would it double it ie £10 tril

just a stab in the dark, as trillions have no significance anymore.

we can print our own trillion pound notes like Zimbabwe, problem solved.

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The sum is almost four times the size of the UK's total gross domestic product in 2009.

Such a shocking revelation and virtually no reaction in the key markets: bonds, sterling and the FTSE.

Its one big yawn.

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The sum is almost four times the size of the UK's total gross domestic product in 2009.

Such a shocking revelation and virtually no reaction in the key markets: bonds, sterling and the FTSE.

Its one big yawn.

I suspect it's because they know nothing will be allowed to fail, given previous support. It's all so big that it's safe with the alternative being too dire to contemplate (for) now, so they'll keep trundling along, keeping up the pretence that it's business as usual.

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The sum is almost four times the size of the UK's total gross domestic product in 2009.

Such a shocking revelation and virtually no reaction in the key markets: bonds, sterling and the FTSE.

Its one big yawn.

the whole system is rigged

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http://www.telegraph.co.uk/finance/economics/7890803/Pimco-backs-UK-Government-on-debt-cut-plans.html

Pimco, the world's second largest bond house, has reversed its aggressive stance against the UK gilts, saying: "We do not expect the UK to fail in meeting its commitments". For sophisticated investors, Pimco added: "We believe exposure to the UK in the credit default swap (CDS) market offers a valuable opportunity."
The comments from Mike Amey, an executive vice-president, are in stark contrast to a warning at the start of the year from managing director Bill Gross that UK gilts were "resting on a bed of nitroglycerine" as a result of the nation's high debt levels. In April, Mr Gross reiterated that Britain remained on its list of "must avoid" countries with Greece.

PIMCO* must have written this tripe before the "Great debt revelation?" (GDR).

_______________________

*Mike and "Big" Bill Gross may not necessarily agree.

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http://www.telegraph.co.uk/finance/economics/7890803/Pimco-backs-UK-Government-on-debt-cut-plans.html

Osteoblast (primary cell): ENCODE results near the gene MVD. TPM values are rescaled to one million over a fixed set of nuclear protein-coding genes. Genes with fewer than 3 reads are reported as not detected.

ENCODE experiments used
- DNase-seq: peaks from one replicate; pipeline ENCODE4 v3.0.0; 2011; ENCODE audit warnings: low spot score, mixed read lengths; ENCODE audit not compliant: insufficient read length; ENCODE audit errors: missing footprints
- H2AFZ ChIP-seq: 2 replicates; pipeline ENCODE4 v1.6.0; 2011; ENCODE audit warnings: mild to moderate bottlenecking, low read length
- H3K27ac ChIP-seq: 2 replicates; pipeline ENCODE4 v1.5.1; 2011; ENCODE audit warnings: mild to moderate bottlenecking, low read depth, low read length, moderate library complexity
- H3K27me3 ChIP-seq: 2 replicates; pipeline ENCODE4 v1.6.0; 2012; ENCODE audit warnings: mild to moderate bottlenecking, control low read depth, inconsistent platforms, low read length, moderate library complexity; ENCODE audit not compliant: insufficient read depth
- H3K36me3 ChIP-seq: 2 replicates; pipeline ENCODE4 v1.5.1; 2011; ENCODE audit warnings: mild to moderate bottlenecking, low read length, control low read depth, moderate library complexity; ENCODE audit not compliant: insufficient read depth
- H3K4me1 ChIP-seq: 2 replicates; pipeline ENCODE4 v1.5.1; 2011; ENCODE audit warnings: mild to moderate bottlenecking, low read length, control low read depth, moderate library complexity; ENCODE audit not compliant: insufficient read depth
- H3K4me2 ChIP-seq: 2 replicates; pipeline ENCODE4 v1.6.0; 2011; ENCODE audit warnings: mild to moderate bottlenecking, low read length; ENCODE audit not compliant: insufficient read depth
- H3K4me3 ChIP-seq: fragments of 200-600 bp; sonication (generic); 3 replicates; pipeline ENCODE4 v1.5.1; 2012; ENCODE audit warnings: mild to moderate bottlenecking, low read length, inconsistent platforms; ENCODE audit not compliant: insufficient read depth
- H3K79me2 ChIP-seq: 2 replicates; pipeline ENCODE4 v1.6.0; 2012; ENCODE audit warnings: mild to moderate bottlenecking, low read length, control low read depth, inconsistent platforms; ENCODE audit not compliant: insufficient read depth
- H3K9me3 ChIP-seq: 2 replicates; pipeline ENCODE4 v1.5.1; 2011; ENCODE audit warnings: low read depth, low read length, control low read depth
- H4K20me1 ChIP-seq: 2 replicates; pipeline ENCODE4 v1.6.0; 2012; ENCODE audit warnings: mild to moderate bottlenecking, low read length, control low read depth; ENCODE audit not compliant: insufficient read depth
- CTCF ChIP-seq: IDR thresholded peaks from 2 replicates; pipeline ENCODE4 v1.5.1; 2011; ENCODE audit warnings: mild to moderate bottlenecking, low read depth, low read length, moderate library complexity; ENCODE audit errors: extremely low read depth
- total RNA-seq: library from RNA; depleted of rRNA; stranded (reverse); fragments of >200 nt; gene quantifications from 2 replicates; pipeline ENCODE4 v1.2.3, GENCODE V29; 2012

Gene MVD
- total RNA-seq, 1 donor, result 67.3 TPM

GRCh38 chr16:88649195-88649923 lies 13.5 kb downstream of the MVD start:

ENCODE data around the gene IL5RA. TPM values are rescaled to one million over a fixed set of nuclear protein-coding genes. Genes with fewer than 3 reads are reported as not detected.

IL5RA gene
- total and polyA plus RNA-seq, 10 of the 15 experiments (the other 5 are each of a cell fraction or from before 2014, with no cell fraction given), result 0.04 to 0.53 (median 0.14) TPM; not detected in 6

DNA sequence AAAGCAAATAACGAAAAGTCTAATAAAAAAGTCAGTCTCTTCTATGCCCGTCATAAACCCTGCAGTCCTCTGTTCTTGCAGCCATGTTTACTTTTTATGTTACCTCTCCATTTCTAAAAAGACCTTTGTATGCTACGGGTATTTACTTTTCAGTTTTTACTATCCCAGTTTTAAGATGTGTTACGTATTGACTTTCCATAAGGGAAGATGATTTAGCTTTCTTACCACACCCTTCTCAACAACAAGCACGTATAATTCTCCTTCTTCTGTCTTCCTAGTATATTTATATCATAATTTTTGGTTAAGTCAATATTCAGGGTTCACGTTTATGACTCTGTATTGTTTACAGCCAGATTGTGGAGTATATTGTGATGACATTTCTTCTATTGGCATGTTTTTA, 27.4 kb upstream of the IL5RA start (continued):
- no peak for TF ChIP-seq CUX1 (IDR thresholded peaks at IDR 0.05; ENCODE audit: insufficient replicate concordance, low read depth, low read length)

Pimco, the world's second largest bond house, has reversed its aggressive stance against the UK gilts, saying: "We do not expect the UK to fail in meeting its commitments". For sophisticated investors, Pimco added: "We believe exposure to the UK in the credit default swap (CDS) market offers a valuable opportunity."
The comments from Mike Amey, an executive vice-president, are in stark contrast to a warning at the start of the year from managing director Bill Gross that UK gilts were "resting on a bed of nitroglycerine" as a result of the nation's high debt levels. In April, Mr Gross reiterated that Britain remained on its list of "must avoid" countries with Greece.

PIMCO* must have written this tripe before the "Great debt revelation?" (GDR).

_______________________

*Mike and "Big" Bill Gross may not necessarily agree.

I am with Bill Gross on this.

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PIMCO* must have written this tripe before the "Great debt revelation?" (GDR).

No, because for PIMCO, and other professional investors, the realisation that the UK (and other leading nations) were carrying large amounts of off-balance sheet debt came sometime in

the last decade. When, you know, we were talking about it here and the MPs were passing the legislation to enable it in parliament. :rolleyes:

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No, because for PIMCO, and other professional investors, the realisation that the UK (and other leading nations) were carrying large amounts of off-balance sheet debt came sometime in

the last decade. When, you know, we were talking about it here and the MPs were passing the legislation to enable it in parliament. :rolleyes:

True, but do you think they were aware of the magnitude of the off-balance sheet debt Gordon was creating?

5TR is massive and must surely place us as the number one debt ridden nation on the planet--worse than even the previous record holders, Japan?

Is this why the BoE warned this week of credit tightening and harder to get loans?

The news must be hugely lagging as there has been no impact on key markets--if anything GILTS are dong better and the pound is rising strongly. The FTSE looks like it is at last starting to wobble.

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Guest Steve Cook

True, but do you think they were aware of the magnitude of the off-balance sheet debt Gordon was creating?

5TR is massive and must surely place us as the number one debt ridden nation on the planet--worse than even the previous record holders, Japan?

Is this why the BoE warned this week of credit tightening and harder to get loans?

The news must be hugely lagging as there has been no impact on key markets--if anything GILTS are dong better and the pound is rising strongly. The FTSE looks like it is at last starting to wobble.